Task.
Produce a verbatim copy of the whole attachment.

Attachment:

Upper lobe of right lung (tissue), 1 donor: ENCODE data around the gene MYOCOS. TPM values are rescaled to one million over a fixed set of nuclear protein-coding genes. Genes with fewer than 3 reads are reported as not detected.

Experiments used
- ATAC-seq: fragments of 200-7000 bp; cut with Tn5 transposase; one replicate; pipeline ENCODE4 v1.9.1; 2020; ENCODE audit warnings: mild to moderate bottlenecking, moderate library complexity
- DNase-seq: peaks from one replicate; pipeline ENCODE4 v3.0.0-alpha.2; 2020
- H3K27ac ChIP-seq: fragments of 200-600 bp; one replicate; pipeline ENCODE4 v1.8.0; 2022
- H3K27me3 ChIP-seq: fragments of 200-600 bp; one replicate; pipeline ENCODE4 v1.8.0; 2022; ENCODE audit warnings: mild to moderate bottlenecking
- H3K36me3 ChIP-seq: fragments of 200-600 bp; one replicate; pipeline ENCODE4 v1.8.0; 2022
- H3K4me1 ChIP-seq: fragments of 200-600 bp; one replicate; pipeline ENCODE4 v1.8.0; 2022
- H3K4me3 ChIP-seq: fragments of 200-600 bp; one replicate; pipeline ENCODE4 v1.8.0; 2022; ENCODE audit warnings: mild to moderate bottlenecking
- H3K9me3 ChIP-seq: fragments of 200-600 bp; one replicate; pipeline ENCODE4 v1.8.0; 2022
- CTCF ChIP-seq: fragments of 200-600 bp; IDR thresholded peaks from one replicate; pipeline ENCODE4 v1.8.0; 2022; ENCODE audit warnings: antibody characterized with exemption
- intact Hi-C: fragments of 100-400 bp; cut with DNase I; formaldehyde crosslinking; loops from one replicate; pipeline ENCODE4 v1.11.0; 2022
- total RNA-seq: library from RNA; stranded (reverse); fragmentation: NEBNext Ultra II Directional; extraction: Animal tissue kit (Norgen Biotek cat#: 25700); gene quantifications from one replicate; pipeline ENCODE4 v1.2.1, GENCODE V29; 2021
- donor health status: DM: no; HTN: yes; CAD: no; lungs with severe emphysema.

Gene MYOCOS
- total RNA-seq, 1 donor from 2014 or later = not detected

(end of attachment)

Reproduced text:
Upper lobe of right lung (tissue), 1 donor: ENCODE data around the gene MYOCOS. TPM values are rescaled to one million over a fixed set of nuclear protein-coding genes. Genes with fewer than 3 reads are reported as not detected.

Experiments used
- ATAC-seq: fragments of 200-7000 bp; cut with Tn5 transposase; one replicate; pipeline ENCODE4 v1.9.1; 2020; ENCODE audit warnings: mild to moderate bottlenecking, moderate library complexity
- DNase-seq: peaks from one replicate; pipeline ENCODE4 v3.0.0-alpha.2; 2020
- H3K27ac ChIP-seq: fragments of 200-600 bp; one replicate; pipeline ENCODE4 v1.8.0; 2022
- H3K27me3 ChIP-seq: fragments of 200-600 bp; one replicate; pipeline ENCODE4 v1.8.0; 2022; ENCODE audit warnings: mild to moderate bottlenecking
- H3K36me3 ChIP-seq: fragments of 200-600 bp; one replicate; pipeline ENCODE4 v1.8.0; 2022
- H3K4me1 ChIP-seq: fragments of 200-600 bp; one replicate; pipeline ENCODE4 v1.8.0; 2022
- H3K4me3 ChIP-seq: fragments of 200-600 bp; one replicate; pipeline ENCODE4 v1.8.0; 2022; ENCODE audit warnings: mild to moderate bottlenecking
- H3K9me3 ChIP-seq: fragments of 200-600 bp; one replicate; pipeline ENCODE4 v1.8.0; 2022
- CTCF ChIP-seq: fragments of 200-600 bp; IDR thresholded peaks from one replicate; pipeline ENCODE4 v1.8.0; 2022; ENCODE audit warnings: antibody characterized with exemption
- intact Hi-C: fragments of 100-400 bp; cut with DNase I; formaldehyde crosslinking; loops from one replicate; pipeline ENCODE4 v1.11.0; 2022
- total RNA-seq: library from RNA; stranded (reverse); fragmentation: NEBNext Ultra II Directional; extraction: Animal tissue kit (Norgen Biotek cat#: 25700); gene quantifications from one replicate; pipeline ENCODE4 v1.2.1, GENCODE V29; 2021
- donor health status: DM: no; HTN: yes; CAD: no; lungs with severe emphysema.

Gene MYOCOS
- total RNA-seq, 1 donor from 2014 or later = not detected